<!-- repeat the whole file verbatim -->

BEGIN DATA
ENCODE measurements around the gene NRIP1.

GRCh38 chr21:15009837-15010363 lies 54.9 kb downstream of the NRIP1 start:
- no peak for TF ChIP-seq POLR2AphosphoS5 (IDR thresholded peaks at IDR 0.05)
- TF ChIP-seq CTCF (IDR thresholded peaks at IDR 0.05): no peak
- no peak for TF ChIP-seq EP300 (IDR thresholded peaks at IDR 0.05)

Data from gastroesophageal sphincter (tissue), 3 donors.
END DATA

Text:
ENCODE measurements around the gene NRIP1.

GRCh38 chr21:15009837-15010363 lies 54.9 kb downstream of the NRIP1 start:
- no peak for TF ChIP-seq POLR2AphosphoS5 (IDR thresholded peaks at IDR 0.05)
- TF ChIP-seq CTCF (IDR thresholded peaks at IDR 0.05): no peak
- no peak for TF ChIP-seq EP300 (IDR thresholded peaks at IDR 0.05)

Data from gastroesophageal sphincter (tissue), 3 donors.